‘…Cinco Paul and Ken Daurio’s series for Apple tv does have plenty to recommend, not least the pitch perfect songs…’

It’s 2021, and what we really need right now is a parody of 1950’s musicals. For too long, we’ve been slaves to their upbeat songs and wholesome morals, so it’s about time that eternally referenced sacred cows like Oklahama and State Fair were taken down a peg or two, right? Well, maybe not; the cultural fragmentation that’s on-going right now means that such musicals do indeed have their adherents, but the appeal of a specific parody is unlikely to cross-over to the many who studiously ignore them. That said, Cinco Paul and Ken Daurio’s series for Apple tv does have plenty to recommend, not least the pitch perfect songs.

Directed by Barry Sonnenfeld, Schmigadoon! reworks the old chestnut of Brigadoon, a mysterious Scottish village that emerges from the mists every so often to entrap the unwary. That fantasy premise always sounded like it had legs as a horror franchise, but Schmigadoon! is very much a musical comedy. Two city slickers, Melissa and Josh (Keegan-Michael Key and SNL’s Cecily Strong) take time off from doctoring in NYC to go on a backpacking tour, and find themselves trapped in the magical village of Schmigadoon!. Over six episodes, they attempt to glean what they have to do to return to society, while engaging in trysts with the charming villagers they encounter.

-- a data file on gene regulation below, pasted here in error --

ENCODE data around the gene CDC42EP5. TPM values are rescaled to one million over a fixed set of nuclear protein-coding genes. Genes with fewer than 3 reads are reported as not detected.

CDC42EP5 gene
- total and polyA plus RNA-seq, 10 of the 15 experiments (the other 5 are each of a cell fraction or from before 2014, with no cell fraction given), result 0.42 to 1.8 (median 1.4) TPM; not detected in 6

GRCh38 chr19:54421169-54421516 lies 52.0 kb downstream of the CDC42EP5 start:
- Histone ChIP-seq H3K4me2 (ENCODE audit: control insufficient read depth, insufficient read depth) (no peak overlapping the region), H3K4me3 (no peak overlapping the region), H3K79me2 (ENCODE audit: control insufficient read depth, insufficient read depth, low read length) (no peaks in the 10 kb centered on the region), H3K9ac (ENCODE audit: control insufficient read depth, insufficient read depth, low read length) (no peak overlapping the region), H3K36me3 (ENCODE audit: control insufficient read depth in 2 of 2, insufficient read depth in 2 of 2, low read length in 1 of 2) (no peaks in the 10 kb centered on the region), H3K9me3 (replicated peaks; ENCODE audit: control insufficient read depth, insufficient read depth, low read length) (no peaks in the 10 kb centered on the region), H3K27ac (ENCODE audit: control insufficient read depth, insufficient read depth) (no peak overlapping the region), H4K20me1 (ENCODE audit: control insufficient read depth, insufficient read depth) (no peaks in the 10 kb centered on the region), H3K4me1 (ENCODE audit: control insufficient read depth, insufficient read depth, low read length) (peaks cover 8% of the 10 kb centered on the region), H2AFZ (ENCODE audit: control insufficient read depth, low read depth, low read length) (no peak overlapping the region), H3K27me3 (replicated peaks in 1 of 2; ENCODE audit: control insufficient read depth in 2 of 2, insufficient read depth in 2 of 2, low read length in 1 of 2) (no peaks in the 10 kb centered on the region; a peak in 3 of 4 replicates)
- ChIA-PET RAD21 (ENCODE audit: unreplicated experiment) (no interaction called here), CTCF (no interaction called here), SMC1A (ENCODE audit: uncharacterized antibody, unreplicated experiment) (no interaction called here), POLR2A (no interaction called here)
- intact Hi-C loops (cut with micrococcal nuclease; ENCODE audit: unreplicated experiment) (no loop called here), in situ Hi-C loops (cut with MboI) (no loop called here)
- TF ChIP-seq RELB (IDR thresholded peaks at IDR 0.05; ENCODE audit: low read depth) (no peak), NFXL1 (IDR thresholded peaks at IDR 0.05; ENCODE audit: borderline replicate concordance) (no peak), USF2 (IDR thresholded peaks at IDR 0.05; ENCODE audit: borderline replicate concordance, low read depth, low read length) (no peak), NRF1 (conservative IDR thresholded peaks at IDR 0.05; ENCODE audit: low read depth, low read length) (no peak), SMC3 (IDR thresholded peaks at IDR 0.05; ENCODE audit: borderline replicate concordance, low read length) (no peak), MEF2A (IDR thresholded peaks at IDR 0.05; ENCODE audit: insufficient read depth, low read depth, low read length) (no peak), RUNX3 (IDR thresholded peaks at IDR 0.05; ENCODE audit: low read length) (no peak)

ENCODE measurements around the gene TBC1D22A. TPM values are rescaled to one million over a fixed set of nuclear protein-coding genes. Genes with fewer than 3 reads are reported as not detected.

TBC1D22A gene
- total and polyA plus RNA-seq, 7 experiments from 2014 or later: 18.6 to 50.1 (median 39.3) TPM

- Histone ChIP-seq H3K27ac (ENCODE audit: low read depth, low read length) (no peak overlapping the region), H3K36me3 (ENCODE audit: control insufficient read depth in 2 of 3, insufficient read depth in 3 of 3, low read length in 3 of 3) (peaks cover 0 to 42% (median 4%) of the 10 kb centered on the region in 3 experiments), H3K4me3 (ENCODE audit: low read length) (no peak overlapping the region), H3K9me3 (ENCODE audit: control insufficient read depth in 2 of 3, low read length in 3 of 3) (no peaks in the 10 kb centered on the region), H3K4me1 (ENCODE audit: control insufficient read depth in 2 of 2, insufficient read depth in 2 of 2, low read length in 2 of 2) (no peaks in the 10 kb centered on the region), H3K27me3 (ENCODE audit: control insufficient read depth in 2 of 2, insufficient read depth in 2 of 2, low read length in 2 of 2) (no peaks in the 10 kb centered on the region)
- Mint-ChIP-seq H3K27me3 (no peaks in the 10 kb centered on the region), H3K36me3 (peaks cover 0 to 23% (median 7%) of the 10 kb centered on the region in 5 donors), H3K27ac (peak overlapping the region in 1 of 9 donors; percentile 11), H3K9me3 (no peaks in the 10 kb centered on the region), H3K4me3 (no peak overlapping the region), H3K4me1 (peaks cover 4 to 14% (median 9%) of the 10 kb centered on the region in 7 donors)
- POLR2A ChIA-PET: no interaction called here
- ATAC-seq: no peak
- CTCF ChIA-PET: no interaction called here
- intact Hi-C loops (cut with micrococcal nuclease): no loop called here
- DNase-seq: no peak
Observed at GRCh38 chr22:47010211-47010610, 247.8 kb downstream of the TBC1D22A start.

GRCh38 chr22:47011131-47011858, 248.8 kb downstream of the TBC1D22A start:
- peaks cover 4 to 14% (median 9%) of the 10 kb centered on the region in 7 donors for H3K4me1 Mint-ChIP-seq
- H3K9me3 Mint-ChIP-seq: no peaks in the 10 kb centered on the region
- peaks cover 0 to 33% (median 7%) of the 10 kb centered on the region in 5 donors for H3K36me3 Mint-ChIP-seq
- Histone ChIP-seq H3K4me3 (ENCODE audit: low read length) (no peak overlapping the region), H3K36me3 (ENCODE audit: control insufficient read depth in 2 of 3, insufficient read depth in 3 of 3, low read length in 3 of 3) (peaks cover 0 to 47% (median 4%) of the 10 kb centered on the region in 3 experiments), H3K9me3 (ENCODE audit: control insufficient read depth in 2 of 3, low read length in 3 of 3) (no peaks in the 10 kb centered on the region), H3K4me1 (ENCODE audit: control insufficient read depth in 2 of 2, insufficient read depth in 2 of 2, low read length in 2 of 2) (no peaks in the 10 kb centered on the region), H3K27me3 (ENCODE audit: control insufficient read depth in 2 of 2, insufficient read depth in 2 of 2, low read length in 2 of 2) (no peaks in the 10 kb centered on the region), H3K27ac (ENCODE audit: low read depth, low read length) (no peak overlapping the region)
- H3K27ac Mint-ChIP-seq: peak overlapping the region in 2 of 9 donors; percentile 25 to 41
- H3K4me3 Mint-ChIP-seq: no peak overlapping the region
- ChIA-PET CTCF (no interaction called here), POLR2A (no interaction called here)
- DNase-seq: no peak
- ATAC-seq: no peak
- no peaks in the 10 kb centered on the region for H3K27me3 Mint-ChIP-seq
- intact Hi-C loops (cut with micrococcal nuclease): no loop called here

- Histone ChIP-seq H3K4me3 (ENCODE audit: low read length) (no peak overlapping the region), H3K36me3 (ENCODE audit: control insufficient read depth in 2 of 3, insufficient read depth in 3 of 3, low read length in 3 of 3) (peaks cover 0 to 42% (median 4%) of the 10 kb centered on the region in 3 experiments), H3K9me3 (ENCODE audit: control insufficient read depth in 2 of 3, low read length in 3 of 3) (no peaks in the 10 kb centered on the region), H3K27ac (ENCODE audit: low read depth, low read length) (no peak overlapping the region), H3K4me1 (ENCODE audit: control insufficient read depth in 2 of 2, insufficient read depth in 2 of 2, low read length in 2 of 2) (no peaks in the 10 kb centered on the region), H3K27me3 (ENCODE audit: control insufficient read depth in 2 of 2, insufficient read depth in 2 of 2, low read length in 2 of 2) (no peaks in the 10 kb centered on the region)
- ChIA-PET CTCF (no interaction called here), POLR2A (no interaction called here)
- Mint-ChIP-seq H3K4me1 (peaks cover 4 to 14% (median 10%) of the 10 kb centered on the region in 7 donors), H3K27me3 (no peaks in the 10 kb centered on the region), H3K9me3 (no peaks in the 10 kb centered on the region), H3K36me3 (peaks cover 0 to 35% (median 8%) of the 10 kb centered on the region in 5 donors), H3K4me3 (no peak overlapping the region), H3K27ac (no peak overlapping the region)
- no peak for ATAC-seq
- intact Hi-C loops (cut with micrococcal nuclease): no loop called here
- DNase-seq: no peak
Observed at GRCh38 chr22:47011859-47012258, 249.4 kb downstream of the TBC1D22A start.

The leads are played by experienced comic talents, and there’s a veritable who’s who on the side-lines, from Alan Cumming as a repressed mayor to Jane Krakowski as a sophisticate countess. Fred Armisen is a Methodist minister, Martin Short is a leprechaun, Schmigadoon! isn’t subtle, but it is as bright and brash as the sacred texts (The Music Man, The Sound of Music) that it parodies. The edge is that we’ve moved some way from such wholesome simplicity, but underestimating that bygone world trips up Melissa and Josh’s plans, in a Groundhog Day-style, every time.

Schmigadoon! would have worked better as a feature film, or theatre production, than as a series, where it lacks the kind of driving storyline that makes for a compelling returnable show. But as a meander round a cheerful pageant, there’s always something to engage, with Strong in particular having fun with her straight-laced character blossoming. While it’s unlikely to put bums on seats for Apple Tv, this is a diverting soufflé of a show, and catnip to those who know their musical theatre inside out.


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  1. That couple were lucky they didn’t have to go back in time – though possibly the premise amounts to the same thing. Might well rely on audiences that actually understand the reference points but you can’t go wrong sending up musicals.

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